Your space to discuss the books you are reading and what you think of them
- Are you on Instagram? Then you can be featured here by tagging your books-related posts with #GuardianBooks
- Scroll down for our favourite literary links
- Read more Tips, links and suggestions blogs
Welcome to this week’s blogpost. Here’s our roundup of your comments and photos from last week.
A foundational work to start with. Aeschylus’ Oresteia has awed paulburns:
I’m a bit overwhelmed by its brilliance, even though I’ve lost count of the number of times I’ve read it. Translated by Robert Fagles, one marvels at its poetic grandeur and religious ritual, especially in Agamemnon, the first play of the cycle, Though that reaches a dramatic height with Agamemnon’s murder by Clytemnestra. The second play, The Libation Bearers, where Orestes decides to murder his mother in revenge for her murder of Agamemnon, moves more quickly, and, to my mind, reads better. The final play, The Eumenides, is the most frightening. Legend has it that the dance and chant where the Furies called down revenge on Orestes had women fainting in the audience. (I’d bet the men were shivering in their boots as well.) There was nothing to match it in world literature until Shakespeare wrote the witches’ scenes in Macbeth.
Wow, I’m still a little discombobulated with that one, which is rarely a bad sign. The book didn’t really go at all how I expected it to. The direction of the narrative set in the first 50 or so pages preordained a certain finish, but the end was not what I had foreseen. Those closing pages really just knocked me on my ass ever so slightly.
It is apparently one of the longest novels ever written, which explains the tissue thin papers and small text. My god, is it good. Part anthropological dig into the residents of “The Boroughs” of Northampton, part historical fiction, part fantasy, and a deep delve into life, death and the afterlife that serves as the veins of the story. Jerusalem blends real life and fiction perfectly, it truly is Moore’s magnum opus. Out of all of the fascinating, mad, dark tales the author has given us, truly this is a story to rival Chaucer’s Tales. It feels like the type of story that should be broken up into parts and retold as folk tales for centuries to come. Highly recommended.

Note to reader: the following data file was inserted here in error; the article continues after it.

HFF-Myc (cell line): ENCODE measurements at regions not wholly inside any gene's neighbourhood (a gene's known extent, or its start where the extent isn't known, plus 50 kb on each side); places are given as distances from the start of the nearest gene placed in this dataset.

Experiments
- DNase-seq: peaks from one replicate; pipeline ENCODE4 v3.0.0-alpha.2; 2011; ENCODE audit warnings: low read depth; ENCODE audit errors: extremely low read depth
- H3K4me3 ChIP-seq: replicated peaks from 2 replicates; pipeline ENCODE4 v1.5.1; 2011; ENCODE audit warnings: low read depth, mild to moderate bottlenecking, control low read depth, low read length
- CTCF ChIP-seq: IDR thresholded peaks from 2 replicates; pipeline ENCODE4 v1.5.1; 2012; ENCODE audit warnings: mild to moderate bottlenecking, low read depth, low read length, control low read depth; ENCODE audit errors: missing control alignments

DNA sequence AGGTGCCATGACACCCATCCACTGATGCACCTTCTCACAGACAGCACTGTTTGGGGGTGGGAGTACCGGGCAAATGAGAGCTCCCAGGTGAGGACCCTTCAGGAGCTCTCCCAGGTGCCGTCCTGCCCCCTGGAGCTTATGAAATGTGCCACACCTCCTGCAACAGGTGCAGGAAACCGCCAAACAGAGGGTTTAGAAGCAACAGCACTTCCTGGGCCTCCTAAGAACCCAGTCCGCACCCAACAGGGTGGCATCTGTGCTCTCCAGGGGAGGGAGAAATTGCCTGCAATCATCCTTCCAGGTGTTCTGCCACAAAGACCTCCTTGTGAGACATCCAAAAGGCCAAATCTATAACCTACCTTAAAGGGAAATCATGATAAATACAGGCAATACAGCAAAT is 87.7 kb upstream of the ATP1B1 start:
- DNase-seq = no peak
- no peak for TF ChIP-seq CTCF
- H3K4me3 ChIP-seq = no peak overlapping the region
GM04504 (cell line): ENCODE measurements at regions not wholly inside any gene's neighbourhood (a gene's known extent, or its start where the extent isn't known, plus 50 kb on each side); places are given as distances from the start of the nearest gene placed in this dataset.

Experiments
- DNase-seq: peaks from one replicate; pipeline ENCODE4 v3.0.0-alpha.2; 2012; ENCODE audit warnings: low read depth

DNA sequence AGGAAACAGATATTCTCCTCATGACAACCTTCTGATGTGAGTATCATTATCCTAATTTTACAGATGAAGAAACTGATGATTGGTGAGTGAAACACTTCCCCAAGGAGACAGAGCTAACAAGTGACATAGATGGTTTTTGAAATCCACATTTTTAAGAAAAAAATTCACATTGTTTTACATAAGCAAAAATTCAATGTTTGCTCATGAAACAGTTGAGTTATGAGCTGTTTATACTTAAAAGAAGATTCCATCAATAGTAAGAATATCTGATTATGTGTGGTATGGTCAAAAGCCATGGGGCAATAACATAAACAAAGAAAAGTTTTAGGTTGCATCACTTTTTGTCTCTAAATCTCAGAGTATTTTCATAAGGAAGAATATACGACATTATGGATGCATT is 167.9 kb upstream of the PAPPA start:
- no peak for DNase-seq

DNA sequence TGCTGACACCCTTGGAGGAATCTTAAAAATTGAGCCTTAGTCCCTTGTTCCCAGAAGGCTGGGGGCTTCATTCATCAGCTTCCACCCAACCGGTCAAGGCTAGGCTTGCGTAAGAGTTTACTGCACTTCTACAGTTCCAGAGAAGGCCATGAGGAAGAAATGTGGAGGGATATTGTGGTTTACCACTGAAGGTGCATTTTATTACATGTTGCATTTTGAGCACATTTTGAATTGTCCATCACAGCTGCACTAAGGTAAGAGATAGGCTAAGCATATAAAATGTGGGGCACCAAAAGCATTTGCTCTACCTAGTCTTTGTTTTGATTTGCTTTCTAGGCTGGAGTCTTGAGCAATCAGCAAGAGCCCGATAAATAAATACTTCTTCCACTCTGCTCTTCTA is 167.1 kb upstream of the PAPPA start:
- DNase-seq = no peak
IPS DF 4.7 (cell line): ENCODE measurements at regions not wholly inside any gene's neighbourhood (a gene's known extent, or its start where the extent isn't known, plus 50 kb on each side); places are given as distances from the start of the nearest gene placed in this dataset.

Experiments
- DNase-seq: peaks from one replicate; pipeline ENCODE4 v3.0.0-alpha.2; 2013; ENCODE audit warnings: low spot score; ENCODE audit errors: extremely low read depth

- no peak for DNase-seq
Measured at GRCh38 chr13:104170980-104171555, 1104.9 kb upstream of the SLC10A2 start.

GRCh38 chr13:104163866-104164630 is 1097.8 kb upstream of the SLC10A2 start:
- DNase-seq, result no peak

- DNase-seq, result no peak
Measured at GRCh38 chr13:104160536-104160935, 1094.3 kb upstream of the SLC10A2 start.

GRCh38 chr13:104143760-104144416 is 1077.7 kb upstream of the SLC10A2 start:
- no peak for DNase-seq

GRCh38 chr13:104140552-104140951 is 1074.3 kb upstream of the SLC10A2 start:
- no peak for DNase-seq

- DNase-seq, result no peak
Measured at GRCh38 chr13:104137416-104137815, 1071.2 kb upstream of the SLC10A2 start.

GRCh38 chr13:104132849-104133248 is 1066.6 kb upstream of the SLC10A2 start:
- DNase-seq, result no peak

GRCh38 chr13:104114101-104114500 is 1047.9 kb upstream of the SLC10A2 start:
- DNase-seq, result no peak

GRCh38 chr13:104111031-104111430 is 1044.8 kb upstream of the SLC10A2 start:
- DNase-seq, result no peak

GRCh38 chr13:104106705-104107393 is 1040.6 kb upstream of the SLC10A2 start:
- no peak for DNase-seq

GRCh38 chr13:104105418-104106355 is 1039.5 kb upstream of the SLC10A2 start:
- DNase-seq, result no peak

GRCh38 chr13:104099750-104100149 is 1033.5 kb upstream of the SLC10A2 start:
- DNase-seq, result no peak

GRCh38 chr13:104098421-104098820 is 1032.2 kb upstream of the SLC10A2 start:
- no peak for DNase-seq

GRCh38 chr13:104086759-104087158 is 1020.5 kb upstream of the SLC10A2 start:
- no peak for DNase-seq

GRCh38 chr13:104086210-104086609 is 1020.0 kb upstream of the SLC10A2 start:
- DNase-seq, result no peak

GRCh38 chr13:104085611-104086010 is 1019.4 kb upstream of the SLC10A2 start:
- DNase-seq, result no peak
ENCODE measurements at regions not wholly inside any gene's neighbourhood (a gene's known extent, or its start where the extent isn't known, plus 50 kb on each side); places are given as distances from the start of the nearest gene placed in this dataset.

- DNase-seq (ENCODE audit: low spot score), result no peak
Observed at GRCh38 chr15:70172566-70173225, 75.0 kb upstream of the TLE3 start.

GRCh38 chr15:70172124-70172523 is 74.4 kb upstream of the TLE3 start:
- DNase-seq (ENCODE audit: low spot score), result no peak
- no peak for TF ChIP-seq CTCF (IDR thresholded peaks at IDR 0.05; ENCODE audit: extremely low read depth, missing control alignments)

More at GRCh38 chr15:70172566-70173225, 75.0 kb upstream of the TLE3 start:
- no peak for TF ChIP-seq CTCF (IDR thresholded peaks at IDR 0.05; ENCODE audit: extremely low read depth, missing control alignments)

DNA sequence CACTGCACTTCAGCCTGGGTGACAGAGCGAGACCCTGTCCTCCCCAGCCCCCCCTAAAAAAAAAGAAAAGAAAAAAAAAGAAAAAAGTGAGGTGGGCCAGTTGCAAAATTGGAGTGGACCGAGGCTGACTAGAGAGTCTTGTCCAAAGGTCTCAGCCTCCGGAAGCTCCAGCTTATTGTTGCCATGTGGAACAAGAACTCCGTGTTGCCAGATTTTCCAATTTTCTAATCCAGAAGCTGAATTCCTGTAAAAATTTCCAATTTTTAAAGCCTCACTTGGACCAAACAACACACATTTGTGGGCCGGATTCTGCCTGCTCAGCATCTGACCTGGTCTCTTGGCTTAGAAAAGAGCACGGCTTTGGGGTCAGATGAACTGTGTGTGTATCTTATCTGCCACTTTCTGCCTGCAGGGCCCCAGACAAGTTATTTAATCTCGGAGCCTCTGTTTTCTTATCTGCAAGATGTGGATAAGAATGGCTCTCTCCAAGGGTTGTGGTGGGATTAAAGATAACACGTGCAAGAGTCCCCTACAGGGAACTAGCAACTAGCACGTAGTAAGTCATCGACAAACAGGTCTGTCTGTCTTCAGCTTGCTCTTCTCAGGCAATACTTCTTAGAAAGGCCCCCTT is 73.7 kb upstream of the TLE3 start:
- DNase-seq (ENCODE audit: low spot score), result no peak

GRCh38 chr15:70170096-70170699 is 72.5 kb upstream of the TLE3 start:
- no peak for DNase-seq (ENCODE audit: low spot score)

This morning I dug out Hill’s excellent book on the radical ideas of groups such as Levellers, Seekers, Ranters, Diggers and Fifth Modernists, sects like Quakers, Baptists and Muggletonians … But here’s the strangest thing. Something I had not noticed before. This paperback was published by Penguin in 1991. I must have picked it up in some secondhand bookshop one day and I wanted to look up a reference to Sir Isaac Newton and his belief in alchemy, page 290, when I noticed that page 288 had a different typeface. Checking further, all the pages from 240 were in the same different typeface, in fact, after 240 the page number was 129. How odd. Investigating further, I discovered that a section from a different book was included (129-160); this is from Unweaving the Rainbow by Richard Dawkins. Pages 240-288 of Hill’s book missing. I have never come across such a thing before and wonder if every 1991 edition has the same error?
It is exactly the book I was looking for. What a treat to find there are two more in the trilogy! Feeling positively energised and happy with my reading habit.
My, what a strange, surreal little book it is! As I read, I couldn’t help envisioning it as a black-and-white New Wave film, filled with shadowy lighting, rapid scene changes and long tracking shots… I am enjoying my initial forays into the world of Maigret very much. Given how many of them there are, of course, I shall have to pick up the pace if I intend to get through all of them: there are 73 novels left (not to mention the short stories) which, at my current rate of three a year, will take me another 24 years to get through … and I rather think I’ll be lucky to live that long.
This week every year I take Ulysses down from the shelf and read three or four pages from each of the 18 chapters. It’s a ritual I enjoy more with each passing year and my admiration for Joyce’s masterpiece grows accordingly. Such a wonderful affirmation of words, of language, and ultimately, of our humanity. It is a novel that has never been bettered and I will be forever grateful to Joyce for completing it and to Sylvia Beach for publishing it.
“I’m the same old wreck I’ve always been.” Rejoice! The poet, lyricist and extreme talent David Berman is back.
Salman Rushdie on Kurt Vonnegut’s Slaughterhouse-Five.
The mysterious 11-day disappearance of Agatha Christie in 1926.
“If he had a third eye, it was staring at me, too.” Not strictly books, but Brian Cullman writes so beautifully about the late, great Dr John in the Paris Review that you won’t regret the reading.